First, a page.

Cliff Segerblom

Cliff Segerblom divided his creative energies between photography and painting. In 1938, he accepted a position with the Bureau of Reclamation and became the first official photographer of the Boulder Canyon Project. His pictures were featured in Life, Time, National Geographic, and one of his photographs is in the Museum of Modern Art collection in New York. Segerblom excelled in watercolor, and his studies of Nevada towns and terrain were often shown in exhibitions across the state. He was a recipient of a Nevada Governor's Art Award in 1984. Segerblom died in 1990.

Below is reprinted with permission from the Nevada Historical Society Quarterly.

Nevada Historical Society Quarterly

Volume 33, Summer 1990, Volume 2

Dennis McBride


If there were such a thing as an artist laureate, Cliff Segerblom is one who could claim that title in Nevada. For more than fifty years, with his photography and painting, Segerblom has quietly chronicled the American Southwest, and particularly Nevada's vanished frontier, its mining and farm towns, its rivers, canyons, deserts, and mountains. As much as any other Nevada artist, Segerblom will be noted for preserving much of Nevada's visual history, for in many cases Cliff's paintings are all we have to remind us of what Nevada used to be like in off-the-track places like Tungo, Jarbidge, Cherry Creek, Goldfield, or Belmont.

Originally from California, Segerblom attended the University of Nevada in 1934 on a football scholarship, but majored in art. He married Nevada native Gene Wines, and when they came to Boulder City in 1938 to visit Gene's relatives, the Bureau of Reclamation offered Cliff a job as photographer for the recently completed Hoover Dam Project. Segerblom was the bureau's first official public-relations photographer, and many of his shots of the Boulder Canyon Project have appeared in such national publications as Life, Time, and National Geographic. His photograph of Hoover Dam's needle valves in operation is in the collection of the Museum of Modern Art in New York.

When he wasn't photographing Hoover Dam, Segerblom was loaned by the Bureau of Reclamation for other government projects. While on assignment in 1939 for the Bureau of Indian Affairs, Segerblom documented the Havasupai Indian tribe in their Grand Canyon home. After he and Gene were married in 1941, they moved to Panama, where he photographed the Third Locks Project on the Panama Canal. Occasionally, they took trips to Guatemala where Segerblom painted street scenes.

But the glory of his government assignments came in 1969 with an invitation from the secretary of the navy to record the splashdown of Apollo 12. Segerblom's acrylic painting of that historic event is now part of the navy's official art collection.

Segerblom made his reputation in a variety of media, although his watercolors are the most characteristic. He paints in acrylics as well, and he's developed a couple of unique styles. Sometimes Segerblom will paint over a watercolor with acrylic, then hose it down. The tempera underneath dissolves and peels, and produces a striking effect of weathered wood and peeling paint which is perfect for his architectural paintings.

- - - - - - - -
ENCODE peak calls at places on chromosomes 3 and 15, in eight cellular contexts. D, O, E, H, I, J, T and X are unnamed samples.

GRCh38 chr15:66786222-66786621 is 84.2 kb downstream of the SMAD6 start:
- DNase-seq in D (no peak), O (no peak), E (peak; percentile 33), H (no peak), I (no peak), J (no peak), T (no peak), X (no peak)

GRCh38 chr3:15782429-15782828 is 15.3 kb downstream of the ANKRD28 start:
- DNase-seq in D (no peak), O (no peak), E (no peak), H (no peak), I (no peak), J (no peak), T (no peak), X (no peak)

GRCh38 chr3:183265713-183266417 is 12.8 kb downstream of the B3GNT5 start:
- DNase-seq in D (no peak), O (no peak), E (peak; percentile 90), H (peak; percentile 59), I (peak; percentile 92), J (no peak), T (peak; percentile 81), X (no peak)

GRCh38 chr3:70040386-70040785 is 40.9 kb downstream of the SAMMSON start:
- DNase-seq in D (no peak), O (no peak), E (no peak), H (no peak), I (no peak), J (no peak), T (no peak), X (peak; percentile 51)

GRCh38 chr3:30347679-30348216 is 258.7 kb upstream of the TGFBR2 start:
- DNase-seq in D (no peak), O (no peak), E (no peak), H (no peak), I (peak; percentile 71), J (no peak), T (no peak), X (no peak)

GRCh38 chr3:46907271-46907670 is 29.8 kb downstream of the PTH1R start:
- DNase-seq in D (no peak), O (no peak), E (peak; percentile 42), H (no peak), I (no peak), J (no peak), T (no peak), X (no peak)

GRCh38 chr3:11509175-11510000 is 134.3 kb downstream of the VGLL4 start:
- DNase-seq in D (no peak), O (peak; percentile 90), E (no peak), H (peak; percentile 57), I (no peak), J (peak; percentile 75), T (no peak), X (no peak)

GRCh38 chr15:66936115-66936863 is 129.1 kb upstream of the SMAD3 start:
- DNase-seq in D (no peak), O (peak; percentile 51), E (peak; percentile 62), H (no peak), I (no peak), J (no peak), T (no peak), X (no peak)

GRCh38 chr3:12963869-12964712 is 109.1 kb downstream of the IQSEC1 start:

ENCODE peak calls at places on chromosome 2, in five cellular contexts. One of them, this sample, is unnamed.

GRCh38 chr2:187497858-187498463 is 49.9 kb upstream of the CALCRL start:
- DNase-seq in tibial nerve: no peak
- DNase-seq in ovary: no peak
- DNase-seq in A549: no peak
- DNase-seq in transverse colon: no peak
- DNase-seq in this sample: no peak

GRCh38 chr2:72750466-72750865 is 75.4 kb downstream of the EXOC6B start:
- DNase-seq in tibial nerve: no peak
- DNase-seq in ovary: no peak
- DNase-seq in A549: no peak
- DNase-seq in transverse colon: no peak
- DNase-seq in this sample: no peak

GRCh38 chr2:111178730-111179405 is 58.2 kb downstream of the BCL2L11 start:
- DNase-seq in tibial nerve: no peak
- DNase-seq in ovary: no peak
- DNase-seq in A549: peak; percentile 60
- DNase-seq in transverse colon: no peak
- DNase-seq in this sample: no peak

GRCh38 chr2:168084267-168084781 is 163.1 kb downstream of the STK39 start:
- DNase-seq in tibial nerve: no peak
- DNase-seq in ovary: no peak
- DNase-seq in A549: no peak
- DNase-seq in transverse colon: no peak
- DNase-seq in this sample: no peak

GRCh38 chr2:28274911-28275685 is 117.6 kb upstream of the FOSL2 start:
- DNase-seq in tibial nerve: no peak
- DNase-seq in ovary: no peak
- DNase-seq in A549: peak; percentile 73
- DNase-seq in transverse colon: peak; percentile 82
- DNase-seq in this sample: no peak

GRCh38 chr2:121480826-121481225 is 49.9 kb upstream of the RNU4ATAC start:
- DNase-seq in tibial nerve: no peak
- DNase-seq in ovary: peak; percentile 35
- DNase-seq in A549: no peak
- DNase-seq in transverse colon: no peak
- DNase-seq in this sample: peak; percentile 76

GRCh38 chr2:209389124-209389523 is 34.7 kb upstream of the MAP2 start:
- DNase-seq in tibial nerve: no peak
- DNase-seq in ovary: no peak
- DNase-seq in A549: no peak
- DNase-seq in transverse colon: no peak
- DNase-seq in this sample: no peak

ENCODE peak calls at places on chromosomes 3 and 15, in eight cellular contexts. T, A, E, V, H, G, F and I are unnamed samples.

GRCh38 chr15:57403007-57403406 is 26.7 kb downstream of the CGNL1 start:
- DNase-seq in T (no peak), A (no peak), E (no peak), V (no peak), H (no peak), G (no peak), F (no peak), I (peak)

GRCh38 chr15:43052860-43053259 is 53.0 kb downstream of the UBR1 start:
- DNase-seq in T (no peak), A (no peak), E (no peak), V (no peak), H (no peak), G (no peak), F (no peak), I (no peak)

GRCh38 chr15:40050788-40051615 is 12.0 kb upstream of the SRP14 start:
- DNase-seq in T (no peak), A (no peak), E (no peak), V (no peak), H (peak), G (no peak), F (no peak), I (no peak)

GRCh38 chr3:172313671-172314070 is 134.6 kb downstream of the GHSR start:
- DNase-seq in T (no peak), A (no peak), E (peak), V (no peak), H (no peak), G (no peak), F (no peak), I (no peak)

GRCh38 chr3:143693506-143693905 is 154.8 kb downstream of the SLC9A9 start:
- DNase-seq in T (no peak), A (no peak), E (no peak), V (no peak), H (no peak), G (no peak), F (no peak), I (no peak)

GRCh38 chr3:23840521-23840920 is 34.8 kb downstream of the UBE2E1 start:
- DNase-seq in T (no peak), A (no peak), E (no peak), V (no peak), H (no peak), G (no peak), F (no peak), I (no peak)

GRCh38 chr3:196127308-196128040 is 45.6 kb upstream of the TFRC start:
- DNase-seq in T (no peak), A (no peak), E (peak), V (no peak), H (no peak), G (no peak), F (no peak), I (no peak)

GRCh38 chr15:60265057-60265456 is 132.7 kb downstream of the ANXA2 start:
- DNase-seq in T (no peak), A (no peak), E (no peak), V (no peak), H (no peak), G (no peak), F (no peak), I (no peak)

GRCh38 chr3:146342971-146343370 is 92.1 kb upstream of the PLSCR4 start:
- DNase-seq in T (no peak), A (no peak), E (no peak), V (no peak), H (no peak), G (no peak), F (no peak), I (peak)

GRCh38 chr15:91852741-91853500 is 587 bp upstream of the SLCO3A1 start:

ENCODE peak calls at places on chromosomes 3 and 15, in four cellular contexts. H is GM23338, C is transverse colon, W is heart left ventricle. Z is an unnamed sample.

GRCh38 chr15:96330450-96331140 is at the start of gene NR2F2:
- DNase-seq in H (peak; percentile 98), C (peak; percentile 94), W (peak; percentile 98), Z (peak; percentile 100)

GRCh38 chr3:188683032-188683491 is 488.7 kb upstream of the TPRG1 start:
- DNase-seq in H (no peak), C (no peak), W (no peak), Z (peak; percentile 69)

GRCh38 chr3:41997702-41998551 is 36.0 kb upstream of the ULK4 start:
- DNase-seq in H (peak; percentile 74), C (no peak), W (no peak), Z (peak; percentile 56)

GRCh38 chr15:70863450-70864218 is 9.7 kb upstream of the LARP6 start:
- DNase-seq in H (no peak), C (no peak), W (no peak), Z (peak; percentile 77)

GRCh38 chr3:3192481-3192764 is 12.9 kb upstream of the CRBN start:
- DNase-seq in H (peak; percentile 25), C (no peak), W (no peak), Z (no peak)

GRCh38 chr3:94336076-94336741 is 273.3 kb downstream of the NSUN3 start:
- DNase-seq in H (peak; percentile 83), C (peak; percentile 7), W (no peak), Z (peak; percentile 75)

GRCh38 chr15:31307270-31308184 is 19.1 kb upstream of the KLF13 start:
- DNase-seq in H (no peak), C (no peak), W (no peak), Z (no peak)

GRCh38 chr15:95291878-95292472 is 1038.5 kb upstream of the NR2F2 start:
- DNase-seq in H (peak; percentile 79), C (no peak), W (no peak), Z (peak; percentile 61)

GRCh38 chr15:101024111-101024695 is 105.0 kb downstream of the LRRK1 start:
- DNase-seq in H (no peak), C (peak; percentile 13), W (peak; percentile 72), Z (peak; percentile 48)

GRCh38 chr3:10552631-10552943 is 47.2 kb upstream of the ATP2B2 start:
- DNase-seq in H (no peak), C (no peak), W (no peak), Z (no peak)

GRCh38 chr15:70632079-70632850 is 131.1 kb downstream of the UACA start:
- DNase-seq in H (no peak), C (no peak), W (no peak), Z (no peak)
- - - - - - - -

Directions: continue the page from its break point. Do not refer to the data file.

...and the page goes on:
And about ten years ago Cliff began painting landscapes in what he calls his venetian-blind technique. These acrylics are painted one strip at a time across the canvas, which produces a highly stylized, refracted effect.

Cliff has not only an artist's eye for composition, balance, and color, but a storyteller's intuition for the revealing detail, which he uses in making unobtrusive comment about his subjects.

Political Circus, for instance, an acrylic painted in 1986, depicts the weathered wall of a building papered over with tattered campaign posters. We recognize the names: Bryan, Sawyer, Del Papa, Laxalt, Santini. What's revealing of Segerblom's sense of humor in this work is that the building is an abandoned gas station, and pasted to the trunk of a nearby tree is a poster advertising a circus clown.

The same kind of detail adds narrative depth to Last Picture Show, Caliente. The last film screened at Caliente's Rex Theatre, closed in 1976, was When Legends Die; the letters hang askew on the ruined marquee, and two cowboys stand together in the box-office shadows.

There is irony in Big Mac, which pictures the stripped-down wreck of a truck in an overgrown barnyard, and Downtown, where the sleek, contemporary skyline of Las Vegas rises behind a bleak line of Union Pacific boxcars.

Segerblom enjoys a little mystery, too. In Blue Monday, Carson City, he's painted one of his favorite subjects: Victorian architecture, in this case an elaborate window frame reflecting the blue light of early morning. Peering between the curtains inside, nearly invisible, is a face of androgynous character.

What the public does not often see of Segerblom's work, unfortunately, are his unusual portraits, to which he brings the same transcending quality that softens his inhospitable deserts and canyons. Seen in public only briefly before it was sold, Patriarch is an Eastern European orthodox Jew who looms in one side of the painting, supported by a cane. The same technique Segerblom has used to create the look of weathered wood in his buildings here produces in the patriarch's face a weathered and desperate character. And since the patriarch is the only figure on the canvas, his troubled expression is inescapable.

Cliff Segerblom has brought prestige to the Nevada art scene with his national and international awards, citations, and commissions, including the Governor's Arts Award which he received in 1984. It was a fifty-year retrospective of his work in 1987, sponsored by the Nevada State Museum and Historical Society, which proved not only its great artistic merit but its social and historic value as well.

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